A MAJOR review of the performance of the Australian wine industry that’s called for a reduction in commercial grade wine grapes has drawn the ire of the Mildura-based Murray Valley Winegrowers (MVW).
The so-called Expert Review of the Wine Industry, prepared for the Winemakers Federation of Australia (WFA), investigated many issues. These included the industry’s poor profitability, wine grape oversupply, lack of international competitiveness, lack of market growth in wine markets, loss of image of Australian wines overseas, booming sales of imported wine in Australia, poor performing vineyards and market dominance of major liquor retailers.
MVW chief executive Mark McKenzie said it was the fourth “big picture” assessment of the industry’s performance over the past 15 years, starting with the 2025 Vision report that led to a vine planting frenzy.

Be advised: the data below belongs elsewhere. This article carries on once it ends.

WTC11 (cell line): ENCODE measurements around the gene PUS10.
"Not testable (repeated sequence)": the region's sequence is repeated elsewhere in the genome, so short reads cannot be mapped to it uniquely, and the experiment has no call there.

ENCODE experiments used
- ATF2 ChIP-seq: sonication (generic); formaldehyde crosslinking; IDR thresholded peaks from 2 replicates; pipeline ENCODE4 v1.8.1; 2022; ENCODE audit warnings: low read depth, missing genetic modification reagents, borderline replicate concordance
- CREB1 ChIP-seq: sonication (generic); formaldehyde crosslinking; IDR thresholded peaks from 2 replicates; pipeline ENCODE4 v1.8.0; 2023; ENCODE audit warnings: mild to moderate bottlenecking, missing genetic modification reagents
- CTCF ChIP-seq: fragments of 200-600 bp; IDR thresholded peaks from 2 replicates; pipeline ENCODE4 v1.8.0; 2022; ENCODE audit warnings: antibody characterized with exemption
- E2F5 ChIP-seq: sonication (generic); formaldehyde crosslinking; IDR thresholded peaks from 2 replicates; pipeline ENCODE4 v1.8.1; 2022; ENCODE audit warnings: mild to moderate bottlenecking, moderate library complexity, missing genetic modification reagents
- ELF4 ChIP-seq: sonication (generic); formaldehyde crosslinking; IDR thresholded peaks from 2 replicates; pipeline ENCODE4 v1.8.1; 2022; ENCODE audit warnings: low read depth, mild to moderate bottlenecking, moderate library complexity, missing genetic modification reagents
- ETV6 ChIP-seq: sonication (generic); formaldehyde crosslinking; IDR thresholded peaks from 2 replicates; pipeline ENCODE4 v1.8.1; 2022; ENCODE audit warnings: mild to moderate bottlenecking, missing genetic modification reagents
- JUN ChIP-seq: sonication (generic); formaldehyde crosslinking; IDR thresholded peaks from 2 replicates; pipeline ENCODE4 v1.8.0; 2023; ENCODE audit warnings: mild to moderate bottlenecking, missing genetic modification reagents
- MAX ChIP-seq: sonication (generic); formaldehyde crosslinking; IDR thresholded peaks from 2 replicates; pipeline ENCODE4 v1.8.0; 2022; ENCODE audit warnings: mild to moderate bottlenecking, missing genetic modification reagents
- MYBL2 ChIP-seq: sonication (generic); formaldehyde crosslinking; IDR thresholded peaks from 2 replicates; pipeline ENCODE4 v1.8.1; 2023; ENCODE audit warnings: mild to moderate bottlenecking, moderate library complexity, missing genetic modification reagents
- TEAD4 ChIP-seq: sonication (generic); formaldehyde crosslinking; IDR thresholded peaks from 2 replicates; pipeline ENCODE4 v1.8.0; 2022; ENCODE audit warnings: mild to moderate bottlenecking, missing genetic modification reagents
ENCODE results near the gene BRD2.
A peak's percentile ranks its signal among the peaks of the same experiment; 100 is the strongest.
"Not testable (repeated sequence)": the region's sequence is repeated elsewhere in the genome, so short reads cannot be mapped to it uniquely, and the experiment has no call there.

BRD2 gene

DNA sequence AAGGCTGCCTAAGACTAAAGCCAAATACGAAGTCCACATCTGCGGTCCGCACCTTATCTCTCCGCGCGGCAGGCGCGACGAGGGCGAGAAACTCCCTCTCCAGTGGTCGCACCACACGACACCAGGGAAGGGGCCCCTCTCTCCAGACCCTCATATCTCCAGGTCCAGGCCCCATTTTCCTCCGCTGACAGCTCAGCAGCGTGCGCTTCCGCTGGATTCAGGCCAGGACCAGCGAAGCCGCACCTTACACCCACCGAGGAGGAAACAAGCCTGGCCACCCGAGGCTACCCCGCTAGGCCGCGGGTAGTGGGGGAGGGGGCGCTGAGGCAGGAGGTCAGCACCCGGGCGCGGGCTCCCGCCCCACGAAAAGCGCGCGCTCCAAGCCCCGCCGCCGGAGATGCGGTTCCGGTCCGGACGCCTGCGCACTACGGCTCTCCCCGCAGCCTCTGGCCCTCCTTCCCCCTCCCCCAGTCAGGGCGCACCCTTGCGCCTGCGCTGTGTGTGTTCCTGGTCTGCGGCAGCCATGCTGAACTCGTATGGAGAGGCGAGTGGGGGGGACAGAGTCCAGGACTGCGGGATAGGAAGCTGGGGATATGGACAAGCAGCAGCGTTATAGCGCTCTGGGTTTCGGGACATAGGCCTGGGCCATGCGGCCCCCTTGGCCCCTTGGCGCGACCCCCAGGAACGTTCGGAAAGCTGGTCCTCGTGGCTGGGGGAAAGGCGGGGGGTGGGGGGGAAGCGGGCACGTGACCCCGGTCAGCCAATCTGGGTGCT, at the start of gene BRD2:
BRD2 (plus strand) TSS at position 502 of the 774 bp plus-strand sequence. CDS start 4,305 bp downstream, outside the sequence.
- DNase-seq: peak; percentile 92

The latest review recommends the removal of more commercial grade fruit to overcome the price distortion that oversupply is causing.
“This is code for more independently owned vineyards and growers need to go,” Mr McKenzie said.
“The central proposition of the review is that oversupply of commercial wine grapes is chronic and must be reduced, and Australia must grow and deepen its wine markets.
“It is ironic that the wineries blame fruit oversupply from independent growers for much of their woes, but they have not advocated any direct action to reduce excess production either through cool climate commercial wine grape production, or through the removal of excess wine production capacity.
“The commercial signals are also scrambled. If, as the review insists, there is a large structural oversupply and this is predominantly located in cooler districts, why did cool district grape prices rise 9.5 per cent this year against a rise of only 3.5 per cent in the inland regions?
For more of this story, purchase your copy of Saturday's Sunraysia Daily 5/10/2013.